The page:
There are similarities and differences between the 403(b) and the 401(k) plans, but both offer a good path to retirement savings.
For those who work in a non-profit organization, like a school, social service agency, college, hospital system or a museum, the 403(b) plan is the retirement plan offered by non-profit employers. This is a smart way to save for retirement, deferring taxable income to a time when incomes are lower, and, therefore, income tax rates for distributions are lower.
- Your contributions are tax deductible. Contributions are placed into the 403(b) plan without requiring you to pay any taxes on it. The tax deduction can be a benefit because it reduces the amount of income tax paid at the individual's marginal tax bracket.
- Taxes are paid on distributions in retirement. If you make traditional pretax contributions, you’ll need to pay taxes on distributions in retirement. However, most people are in a lower tax bracket when they retire and need less income than at their peak earning years.
- Some 403(b) plans have a Roth option. Beginning in 2006, employers have had the choice to allow Roth contributions to 403(b) plans. Roth contributions aren’t eligible for a tax deduction. When you make withdrawals from the Roth portion of your plan, those withdrawals aren’t taxable.
- Your savings grow tax-free. A major advantage of a 403(b) plan is that you don’t have to pay taxes on dividends, interest, and capital gains on investments held in the 403(b) account.
- You can take out a loan on a 403(b). While it depends on the specifics of your 403(b) plan, most allow you to take a loan. Note that the requirements for the loans are very strict, and if you miss even one payment, it can mean defaulting on the entire loan amount. This triggers IRS penalties for an early withdrawal.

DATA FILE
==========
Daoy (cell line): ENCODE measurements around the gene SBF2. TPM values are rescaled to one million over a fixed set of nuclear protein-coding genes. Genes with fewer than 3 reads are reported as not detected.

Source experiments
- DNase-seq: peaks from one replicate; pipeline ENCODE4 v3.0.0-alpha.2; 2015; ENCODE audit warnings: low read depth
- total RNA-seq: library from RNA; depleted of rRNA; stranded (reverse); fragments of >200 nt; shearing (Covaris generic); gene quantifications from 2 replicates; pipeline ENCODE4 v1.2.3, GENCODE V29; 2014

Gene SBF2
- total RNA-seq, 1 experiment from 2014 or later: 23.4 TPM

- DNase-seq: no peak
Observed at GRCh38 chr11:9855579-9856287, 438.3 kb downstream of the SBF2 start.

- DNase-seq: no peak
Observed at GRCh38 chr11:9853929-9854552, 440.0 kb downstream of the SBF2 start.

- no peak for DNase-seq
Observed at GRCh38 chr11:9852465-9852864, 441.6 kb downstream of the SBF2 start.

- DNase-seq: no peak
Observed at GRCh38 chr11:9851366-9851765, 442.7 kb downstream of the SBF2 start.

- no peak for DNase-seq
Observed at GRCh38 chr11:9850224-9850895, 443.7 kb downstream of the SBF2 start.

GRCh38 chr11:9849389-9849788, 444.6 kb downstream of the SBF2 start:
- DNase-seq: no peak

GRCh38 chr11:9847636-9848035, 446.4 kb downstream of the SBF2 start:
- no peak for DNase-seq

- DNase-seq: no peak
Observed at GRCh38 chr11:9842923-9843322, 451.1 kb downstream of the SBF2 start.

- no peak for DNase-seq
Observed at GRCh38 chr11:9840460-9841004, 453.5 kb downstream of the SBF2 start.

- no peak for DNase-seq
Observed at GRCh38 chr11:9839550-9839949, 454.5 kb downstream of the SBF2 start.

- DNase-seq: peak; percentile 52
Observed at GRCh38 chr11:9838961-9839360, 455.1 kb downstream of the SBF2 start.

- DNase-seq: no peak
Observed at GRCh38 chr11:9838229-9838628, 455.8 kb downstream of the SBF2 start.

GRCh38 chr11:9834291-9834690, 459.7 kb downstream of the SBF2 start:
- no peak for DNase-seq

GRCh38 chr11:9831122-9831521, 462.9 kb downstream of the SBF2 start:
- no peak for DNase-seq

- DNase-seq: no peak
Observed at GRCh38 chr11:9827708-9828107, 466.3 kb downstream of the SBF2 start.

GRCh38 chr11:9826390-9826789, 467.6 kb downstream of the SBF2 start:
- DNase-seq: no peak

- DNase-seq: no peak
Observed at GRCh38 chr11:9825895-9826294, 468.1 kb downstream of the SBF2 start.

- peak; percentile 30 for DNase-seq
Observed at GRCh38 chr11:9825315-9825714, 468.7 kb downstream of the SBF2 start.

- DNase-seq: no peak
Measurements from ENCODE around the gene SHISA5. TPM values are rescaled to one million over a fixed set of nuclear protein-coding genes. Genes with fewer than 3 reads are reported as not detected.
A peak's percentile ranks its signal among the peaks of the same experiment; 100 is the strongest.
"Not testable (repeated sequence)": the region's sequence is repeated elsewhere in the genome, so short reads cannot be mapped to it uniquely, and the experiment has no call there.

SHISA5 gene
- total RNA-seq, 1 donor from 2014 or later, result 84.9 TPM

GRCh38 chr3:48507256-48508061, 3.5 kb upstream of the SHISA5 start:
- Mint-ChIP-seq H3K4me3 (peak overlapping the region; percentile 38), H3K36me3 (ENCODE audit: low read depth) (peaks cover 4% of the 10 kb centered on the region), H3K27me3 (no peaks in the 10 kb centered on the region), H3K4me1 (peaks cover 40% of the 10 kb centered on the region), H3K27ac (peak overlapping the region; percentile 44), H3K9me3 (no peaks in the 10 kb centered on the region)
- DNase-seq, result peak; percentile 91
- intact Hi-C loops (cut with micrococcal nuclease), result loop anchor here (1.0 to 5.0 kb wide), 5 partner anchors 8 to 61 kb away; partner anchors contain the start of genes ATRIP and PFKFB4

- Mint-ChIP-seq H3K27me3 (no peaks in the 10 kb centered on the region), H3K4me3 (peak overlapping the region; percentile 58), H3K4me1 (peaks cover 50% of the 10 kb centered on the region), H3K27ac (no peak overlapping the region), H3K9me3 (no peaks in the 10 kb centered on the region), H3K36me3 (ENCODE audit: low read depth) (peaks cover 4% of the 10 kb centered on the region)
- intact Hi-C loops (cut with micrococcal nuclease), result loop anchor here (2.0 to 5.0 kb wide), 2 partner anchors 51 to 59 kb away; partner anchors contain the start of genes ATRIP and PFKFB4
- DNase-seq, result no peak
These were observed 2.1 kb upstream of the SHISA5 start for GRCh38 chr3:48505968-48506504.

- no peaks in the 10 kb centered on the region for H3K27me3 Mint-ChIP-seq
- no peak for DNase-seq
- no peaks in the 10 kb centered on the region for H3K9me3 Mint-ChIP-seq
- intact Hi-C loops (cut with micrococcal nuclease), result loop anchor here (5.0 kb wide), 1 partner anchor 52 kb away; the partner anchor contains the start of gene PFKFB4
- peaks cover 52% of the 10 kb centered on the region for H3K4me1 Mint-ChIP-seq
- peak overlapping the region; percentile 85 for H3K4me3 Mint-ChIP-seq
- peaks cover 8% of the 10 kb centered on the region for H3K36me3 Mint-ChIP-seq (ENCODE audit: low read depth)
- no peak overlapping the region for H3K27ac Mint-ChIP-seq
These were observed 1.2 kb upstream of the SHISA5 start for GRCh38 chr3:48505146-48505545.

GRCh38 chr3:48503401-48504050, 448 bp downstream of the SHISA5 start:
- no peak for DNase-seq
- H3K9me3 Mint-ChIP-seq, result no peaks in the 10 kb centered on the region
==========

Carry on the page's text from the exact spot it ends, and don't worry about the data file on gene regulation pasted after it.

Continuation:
- Your employer may offer matching contributions. If your employer offers matching contributions, make certain to contribute to take advantage of this free money. Employers can only contribute to a 403(b) on a pretax basis, and they’ll match Roth contributions up to specified limits—but they must do so with pretax money. Therefore, 403(b) contributions matched by an employer are subject to taxation of the initial amount and any subsequent capital gains.
- You may be able to invest in low-cost “institutional” funds. In some instances, 403(b) plans can get a better return on investments, than individuals can get on their own. That is because while financial institutions will often reject undertaking small portfolio responsibilities, taking on 403(b) fund management role means they have access to hundreds of millions of dollars of new assets. To entice big clients, institutions will occasionally waive the prohibitively high minimum investment requirements, so employees can invest in "institutional" funds, which have extremely low expenses. In effect, the fund company provides a big discount on the expense ratio (or the cost to invest in the fund) for companies that have large retirement plans, which could save up to of half a percent per year in costs. That’s more money in your pocket.
- The contribution limits are higher than for IRAs. An employee can put up to $18,000 into a 403(b), and employees who are 50 or older may be eligible to make up to a $6,000 additional catch-up contribution. These contribution limits are enormous, when compared with the $5,500 limit and $1,000 catch up limits on IRAs.
- Additional contributions may be permitted by the “15-Year Rule.” A unique benefit of 403(b) plans is that they permit more contributions for people who have 15 years of service with the same employer and haven’t contributed in excess of the cutoff point in previous years.
Just like any other retirement plan, the best strategy with a 403(b) is to start saving as early in your career as possible and being consistent in adding funds to the account. Over a lifetime of work, even small contributions, made frequently, can grow into a sizable retirement fund.
Reference: Investopedia (October 15, 2018) “The Top 9 Benefits of a 403(b) Plan”